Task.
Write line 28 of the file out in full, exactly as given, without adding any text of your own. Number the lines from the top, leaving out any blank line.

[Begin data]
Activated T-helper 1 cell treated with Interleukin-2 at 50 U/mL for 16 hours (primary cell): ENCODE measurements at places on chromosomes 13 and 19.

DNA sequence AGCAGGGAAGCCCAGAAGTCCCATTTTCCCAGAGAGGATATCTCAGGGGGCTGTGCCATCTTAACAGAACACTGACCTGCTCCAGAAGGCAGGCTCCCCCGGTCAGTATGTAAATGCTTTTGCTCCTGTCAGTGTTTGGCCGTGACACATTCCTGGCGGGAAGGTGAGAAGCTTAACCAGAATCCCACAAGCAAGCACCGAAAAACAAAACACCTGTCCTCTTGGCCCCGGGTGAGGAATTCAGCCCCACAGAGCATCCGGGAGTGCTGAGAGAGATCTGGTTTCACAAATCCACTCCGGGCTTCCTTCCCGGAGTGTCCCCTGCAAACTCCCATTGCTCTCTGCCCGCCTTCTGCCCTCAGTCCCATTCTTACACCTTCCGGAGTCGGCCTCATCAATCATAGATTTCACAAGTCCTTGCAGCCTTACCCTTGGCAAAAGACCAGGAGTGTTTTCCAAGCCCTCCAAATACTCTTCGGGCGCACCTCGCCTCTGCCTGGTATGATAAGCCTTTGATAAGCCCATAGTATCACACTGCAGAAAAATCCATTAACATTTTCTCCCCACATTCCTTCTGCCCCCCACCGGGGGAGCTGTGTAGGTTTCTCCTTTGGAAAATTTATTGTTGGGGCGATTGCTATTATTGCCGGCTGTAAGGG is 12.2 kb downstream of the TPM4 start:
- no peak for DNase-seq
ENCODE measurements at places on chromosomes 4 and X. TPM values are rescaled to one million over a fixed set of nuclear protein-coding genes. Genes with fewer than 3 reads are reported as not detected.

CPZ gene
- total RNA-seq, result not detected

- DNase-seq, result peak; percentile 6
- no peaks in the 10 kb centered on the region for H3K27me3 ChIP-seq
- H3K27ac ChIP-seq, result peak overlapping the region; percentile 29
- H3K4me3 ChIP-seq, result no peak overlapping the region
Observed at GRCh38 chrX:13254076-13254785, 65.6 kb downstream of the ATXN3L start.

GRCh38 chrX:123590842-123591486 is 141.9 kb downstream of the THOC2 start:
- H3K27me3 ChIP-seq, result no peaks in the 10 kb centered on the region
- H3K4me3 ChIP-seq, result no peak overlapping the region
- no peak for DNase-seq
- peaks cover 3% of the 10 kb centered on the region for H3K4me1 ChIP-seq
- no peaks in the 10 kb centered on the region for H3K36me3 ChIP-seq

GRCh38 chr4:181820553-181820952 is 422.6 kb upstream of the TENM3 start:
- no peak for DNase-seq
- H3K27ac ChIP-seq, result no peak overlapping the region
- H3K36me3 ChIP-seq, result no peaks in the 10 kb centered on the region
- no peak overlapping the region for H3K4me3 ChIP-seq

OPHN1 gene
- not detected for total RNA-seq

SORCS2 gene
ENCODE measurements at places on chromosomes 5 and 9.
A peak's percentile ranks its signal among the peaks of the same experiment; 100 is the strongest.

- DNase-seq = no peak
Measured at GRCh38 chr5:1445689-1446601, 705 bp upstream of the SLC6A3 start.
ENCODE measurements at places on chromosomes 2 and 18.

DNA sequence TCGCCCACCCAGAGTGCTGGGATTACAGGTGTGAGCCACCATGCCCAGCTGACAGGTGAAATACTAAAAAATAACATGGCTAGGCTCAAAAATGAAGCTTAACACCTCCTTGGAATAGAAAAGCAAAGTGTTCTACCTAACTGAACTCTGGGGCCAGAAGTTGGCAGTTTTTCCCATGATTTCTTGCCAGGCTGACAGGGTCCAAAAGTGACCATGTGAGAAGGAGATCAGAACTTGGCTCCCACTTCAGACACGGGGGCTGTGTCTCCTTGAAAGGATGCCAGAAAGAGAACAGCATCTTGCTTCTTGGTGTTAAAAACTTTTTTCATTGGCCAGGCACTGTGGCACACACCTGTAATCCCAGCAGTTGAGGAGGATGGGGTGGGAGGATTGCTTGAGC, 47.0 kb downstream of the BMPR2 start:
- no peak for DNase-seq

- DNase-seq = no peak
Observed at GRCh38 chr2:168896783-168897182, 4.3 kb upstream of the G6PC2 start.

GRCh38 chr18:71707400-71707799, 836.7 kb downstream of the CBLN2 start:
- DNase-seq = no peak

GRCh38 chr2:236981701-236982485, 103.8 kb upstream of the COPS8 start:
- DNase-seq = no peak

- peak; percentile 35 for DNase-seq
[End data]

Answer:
- DNase-seq = no peak